Malaysia will today table a proposal in Parliament to lower the voting age from 21 to 18, a move that will add 1.5 million voters to the electoral roll.
The amendment, which requires the approval of two-thirds of Parliament, is likely to pass as both the ruling Pakatan Harapan (PH) coalition and opposition parties Umno and Parti Islam SeMalaysia (PAS) look set to gain from it.
A larger urban youth electorate is seen as more likely to support PH, while race-based parties Umno and PAS could benefit if these largely Malay young voters turn increasingly right-wing.
Yesterday, however, opposition MPs said their vote in favour of the amendment to Article 119 of the Federal Constitution was conditional.
"If it doesn't include automatic voter registration, we won't agree with the tabled amendments," said opposition chief Ismail Sabri Yaakob, who is also an Umno MP.
Malaysia currently has 15 million registered voters and 3.8 million unregistered voters.
"The right to vote is the right of all Malaysians. We should give that opportunity to the public. Now there are those who are not registered, they are not using their right to vote. But with automatic registration, everyone can vote," explained Datuk Seri Ismail.
If you can get married by 18, why can't you vote?
DATUK SERI NAZRI AZIZ, an Umno MP and former minister.
It's a problem for us only if we fail to serve young people well.
MR SYED SADDIQ ABDUL RAHMAN, the Minister of Youth and Sports.
Former minister and Umno MP Ahmad Maslan said the move to lower the voting age only makes sense if automatic voter registration is also in place. "It's a promise the government has to make and fulfil in order to get this amendment to pass," said Datuk Seri Ahmad.
Generally, Umno lawmakers The Straits Times spoke to are agreeable to lowering the voting age to 18. The former ruling party revised its membership age last year from 18 to 16.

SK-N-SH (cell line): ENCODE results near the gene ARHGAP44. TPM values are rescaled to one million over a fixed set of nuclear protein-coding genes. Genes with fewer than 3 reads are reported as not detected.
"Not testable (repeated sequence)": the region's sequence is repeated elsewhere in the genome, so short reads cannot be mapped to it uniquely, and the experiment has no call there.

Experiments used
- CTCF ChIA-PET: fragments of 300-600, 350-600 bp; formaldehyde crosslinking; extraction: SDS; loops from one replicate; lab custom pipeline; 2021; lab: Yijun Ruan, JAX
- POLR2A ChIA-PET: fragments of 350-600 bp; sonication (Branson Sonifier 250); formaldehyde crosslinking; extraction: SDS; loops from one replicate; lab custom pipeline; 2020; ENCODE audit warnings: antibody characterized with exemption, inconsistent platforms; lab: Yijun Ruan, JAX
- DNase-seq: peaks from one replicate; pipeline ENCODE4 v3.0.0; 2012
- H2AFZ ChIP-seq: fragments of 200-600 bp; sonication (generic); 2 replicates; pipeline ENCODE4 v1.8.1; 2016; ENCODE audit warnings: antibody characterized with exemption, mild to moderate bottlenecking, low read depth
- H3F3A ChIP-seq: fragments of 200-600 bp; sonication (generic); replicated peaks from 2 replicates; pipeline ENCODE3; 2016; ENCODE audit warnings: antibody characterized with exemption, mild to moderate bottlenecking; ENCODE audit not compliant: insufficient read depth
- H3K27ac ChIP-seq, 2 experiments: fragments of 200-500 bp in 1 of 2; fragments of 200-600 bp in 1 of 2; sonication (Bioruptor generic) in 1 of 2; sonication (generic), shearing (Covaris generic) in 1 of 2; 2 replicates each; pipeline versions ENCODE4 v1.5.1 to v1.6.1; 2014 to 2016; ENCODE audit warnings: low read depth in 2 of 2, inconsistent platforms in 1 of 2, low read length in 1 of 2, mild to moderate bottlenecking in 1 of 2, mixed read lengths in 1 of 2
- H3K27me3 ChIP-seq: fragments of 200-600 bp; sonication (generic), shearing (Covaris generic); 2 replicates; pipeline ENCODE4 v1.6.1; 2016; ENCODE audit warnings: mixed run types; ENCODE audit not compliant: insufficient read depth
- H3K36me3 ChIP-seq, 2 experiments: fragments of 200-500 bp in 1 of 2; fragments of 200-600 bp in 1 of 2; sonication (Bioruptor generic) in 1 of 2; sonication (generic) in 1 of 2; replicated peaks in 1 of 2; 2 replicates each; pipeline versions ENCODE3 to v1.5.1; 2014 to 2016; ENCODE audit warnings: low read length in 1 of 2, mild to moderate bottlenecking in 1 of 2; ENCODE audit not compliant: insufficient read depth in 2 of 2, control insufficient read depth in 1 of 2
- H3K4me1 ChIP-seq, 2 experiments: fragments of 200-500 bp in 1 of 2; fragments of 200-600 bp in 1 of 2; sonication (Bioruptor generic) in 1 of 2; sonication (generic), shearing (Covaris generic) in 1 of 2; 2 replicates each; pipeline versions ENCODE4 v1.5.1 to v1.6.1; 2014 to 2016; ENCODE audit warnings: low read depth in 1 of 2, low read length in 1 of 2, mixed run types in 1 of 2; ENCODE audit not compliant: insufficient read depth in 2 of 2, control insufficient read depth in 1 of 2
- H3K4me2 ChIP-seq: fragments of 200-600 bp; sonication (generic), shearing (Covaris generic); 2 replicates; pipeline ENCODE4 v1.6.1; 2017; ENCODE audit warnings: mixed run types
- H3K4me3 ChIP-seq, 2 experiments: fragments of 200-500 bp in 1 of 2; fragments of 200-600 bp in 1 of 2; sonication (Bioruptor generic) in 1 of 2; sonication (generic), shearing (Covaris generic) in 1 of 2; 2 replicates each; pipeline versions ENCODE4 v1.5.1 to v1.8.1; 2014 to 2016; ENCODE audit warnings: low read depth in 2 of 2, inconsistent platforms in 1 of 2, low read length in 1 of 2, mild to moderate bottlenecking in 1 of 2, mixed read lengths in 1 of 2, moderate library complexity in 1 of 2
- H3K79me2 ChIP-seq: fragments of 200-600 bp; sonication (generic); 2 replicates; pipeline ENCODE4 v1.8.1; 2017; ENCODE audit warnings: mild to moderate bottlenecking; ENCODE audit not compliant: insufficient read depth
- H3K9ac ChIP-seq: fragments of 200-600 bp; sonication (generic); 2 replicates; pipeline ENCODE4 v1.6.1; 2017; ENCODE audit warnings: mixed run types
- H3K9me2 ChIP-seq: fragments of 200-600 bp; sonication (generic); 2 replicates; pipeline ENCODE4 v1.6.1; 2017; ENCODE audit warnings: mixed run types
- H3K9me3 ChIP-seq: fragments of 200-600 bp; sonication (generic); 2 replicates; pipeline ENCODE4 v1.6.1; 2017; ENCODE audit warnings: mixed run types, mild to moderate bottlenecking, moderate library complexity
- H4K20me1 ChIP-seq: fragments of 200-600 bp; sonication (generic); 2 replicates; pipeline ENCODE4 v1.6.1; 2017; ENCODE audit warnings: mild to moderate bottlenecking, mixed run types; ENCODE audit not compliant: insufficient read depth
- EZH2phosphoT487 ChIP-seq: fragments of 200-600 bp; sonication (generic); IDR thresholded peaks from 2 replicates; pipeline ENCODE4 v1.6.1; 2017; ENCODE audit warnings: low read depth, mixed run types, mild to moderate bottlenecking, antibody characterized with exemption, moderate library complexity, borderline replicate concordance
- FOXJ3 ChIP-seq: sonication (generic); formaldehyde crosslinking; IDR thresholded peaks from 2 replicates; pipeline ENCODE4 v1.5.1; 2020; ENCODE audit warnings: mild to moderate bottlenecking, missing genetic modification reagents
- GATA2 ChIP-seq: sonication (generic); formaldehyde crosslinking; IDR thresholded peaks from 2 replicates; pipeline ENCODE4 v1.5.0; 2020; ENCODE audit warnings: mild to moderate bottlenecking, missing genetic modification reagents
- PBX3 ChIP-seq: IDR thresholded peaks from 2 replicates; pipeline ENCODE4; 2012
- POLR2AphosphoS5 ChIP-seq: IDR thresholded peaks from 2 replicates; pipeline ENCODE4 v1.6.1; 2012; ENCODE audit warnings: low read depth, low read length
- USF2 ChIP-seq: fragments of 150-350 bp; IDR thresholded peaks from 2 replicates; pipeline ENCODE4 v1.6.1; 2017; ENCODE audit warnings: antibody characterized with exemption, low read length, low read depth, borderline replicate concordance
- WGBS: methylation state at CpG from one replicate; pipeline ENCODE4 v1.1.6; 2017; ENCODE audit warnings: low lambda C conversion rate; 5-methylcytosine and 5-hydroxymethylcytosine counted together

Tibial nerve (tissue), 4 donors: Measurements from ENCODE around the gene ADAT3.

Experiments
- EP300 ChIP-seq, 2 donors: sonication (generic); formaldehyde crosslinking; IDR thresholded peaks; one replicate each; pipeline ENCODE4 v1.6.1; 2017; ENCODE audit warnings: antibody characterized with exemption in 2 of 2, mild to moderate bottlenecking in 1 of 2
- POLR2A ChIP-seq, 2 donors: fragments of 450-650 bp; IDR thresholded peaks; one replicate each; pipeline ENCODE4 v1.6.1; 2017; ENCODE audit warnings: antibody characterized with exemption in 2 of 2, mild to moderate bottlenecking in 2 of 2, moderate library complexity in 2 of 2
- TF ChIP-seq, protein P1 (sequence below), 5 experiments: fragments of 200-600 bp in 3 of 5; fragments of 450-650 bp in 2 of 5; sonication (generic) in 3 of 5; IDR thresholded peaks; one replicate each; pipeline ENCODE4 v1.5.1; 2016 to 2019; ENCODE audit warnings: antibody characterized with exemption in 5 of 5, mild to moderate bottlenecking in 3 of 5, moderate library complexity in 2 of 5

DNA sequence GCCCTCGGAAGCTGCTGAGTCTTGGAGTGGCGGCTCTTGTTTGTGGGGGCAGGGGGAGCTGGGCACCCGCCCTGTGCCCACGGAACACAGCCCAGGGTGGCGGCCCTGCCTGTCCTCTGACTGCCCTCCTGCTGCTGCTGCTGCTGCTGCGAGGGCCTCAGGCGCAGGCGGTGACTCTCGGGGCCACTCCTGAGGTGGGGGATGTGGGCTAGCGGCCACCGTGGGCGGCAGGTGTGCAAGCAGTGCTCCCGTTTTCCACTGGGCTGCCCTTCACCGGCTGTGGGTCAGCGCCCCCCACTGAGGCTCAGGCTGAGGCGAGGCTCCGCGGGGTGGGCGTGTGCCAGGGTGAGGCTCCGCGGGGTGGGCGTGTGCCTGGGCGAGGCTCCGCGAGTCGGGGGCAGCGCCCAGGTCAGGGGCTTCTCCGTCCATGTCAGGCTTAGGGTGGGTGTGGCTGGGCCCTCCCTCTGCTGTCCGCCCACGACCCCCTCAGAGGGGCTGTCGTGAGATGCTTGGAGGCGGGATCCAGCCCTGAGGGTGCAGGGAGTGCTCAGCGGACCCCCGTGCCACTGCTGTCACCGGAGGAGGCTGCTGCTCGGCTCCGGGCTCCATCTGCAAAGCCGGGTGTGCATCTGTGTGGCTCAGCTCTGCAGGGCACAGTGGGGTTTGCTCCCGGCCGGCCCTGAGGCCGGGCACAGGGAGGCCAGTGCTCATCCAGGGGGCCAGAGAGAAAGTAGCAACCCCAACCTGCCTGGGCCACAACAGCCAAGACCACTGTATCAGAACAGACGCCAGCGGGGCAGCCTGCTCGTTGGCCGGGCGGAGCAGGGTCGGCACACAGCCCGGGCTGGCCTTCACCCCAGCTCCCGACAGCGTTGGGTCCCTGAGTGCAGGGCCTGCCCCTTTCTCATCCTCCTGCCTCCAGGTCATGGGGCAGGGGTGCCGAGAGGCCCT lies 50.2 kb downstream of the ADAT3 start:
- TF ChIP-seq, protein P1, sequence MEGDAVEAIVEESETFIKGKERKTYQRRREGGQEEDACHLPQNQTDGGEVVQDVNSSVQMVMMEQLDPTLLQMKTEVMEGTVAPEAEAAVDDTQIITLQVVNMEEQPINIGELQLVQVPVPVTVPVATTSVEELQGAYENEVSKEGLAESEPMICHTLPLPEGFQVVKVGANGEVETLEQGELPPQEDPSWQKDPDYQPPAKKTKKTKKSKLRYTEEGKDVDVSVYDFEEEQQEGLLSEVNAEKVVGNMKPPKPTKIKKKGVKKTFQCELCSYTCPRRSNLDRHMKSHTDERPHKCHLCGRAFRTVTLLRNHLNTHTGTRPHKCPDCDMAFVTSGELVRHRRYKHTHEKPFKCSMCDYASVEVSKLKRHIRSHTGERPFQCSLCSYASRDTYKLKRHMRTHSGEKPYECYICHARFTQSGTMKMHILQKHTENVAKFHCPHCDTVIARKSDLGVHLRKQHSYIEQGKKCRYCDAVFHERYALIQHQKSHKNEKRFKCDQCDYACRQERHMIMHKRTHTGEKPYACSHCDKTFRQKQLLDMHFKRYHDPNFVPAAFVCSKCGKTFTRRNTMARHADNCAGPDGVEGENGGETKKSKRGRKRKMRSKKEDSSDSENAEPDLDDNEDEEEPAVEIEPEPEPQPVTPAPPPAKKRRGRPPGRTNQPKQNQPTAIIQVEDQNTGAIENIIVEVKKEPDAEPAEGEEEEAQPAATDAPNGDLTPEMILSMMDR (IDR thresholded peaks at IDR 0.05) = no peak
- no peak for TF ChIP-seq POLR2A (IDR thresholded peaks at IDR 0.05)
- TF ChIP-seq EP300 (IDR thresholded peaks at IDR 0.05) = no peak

"If you can get married by 18, why can't you vote?" said Datuk Seri Nazri Aziz, an Umno MP and former minister.
PH's majority in Parliament falls short of a two-thirds majority required for the amendment to pass. If it does pass, this will mark the first Bill to receive multi-partisan support since PH came to power in May last year.
For parties like PAS, where members can be as young as 13, the move is seen as positive as it allows the party to directly tap its internal support base. However, analysts say opposition parties are unlikely to yield so easily to PH's proposal without striking a deal.
"They (PAS) may play hardball in order to extract concessions from the PH government on other legislative matters," said KRA Group's political analyst Amir Fareed Rahim.
Meanwhile individual MPs may not agree to lowering the voting age if it does not benefit their particular constituency.
While PH has performed exceedingly well in urban wards, it still lags behind in rural seats where it struggles to gain Malay voters' trust. Increasing the electorate base would mean more young Malays as voters - a demographic that could prove unpredictable.
"Youth votes are difficult to predict. It depends on political parties which are able to connect and relate to them best," said Mr Amir.
Meanwhile, the Youth and Sports Ministry led by Mr Syed Saddiq Abdul Rahman has conducted consultations with lawmakers from both sides on the issue. He said the move may be a risky one for PH.
"As a sitting government, to give more votes to youths may probably backfire. We can't just look at the next election but rather at generations to come. It's a problem for us only if we fail to serve young people well," he added.
The second reading and debate for the Bill will take place on July 16.